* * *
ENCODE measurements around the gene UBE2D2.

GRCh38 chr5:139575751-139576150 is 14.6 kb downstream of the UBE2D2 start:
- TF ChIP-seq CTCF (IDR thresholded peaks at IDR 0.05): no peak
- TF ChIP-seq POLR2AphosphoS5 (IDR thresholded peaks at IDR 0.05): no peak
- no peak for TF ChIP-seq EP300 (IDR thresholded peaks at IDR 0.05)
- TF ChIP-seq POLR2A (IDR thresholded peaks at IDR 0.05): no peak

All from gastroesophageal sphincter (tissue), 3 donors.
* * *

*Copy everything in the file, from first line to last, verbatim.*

ENCODE measurements around the gene UBE2D2.

GRCh38 chr5:139575751-139576150 is 14.6 kb downstream of the UBE2D2 start:
- TF ChIP-seq CTCF (IDR thresholded peaks at IDR 0.05): no peak
- TF ChIP-seq POLR2AphosphoS5 (IDR thresholded peaks at IDR 0.05): no peak
- no peak for TF ChIP-seq EP300 (IDR thresholded peaks at IDR 0.05)
- TF ChIP-seq POLR2A (IDR thresholded peaks at IDR 0.05): no peak

All from gastroesophageal sphincter (tissue), 3 donors.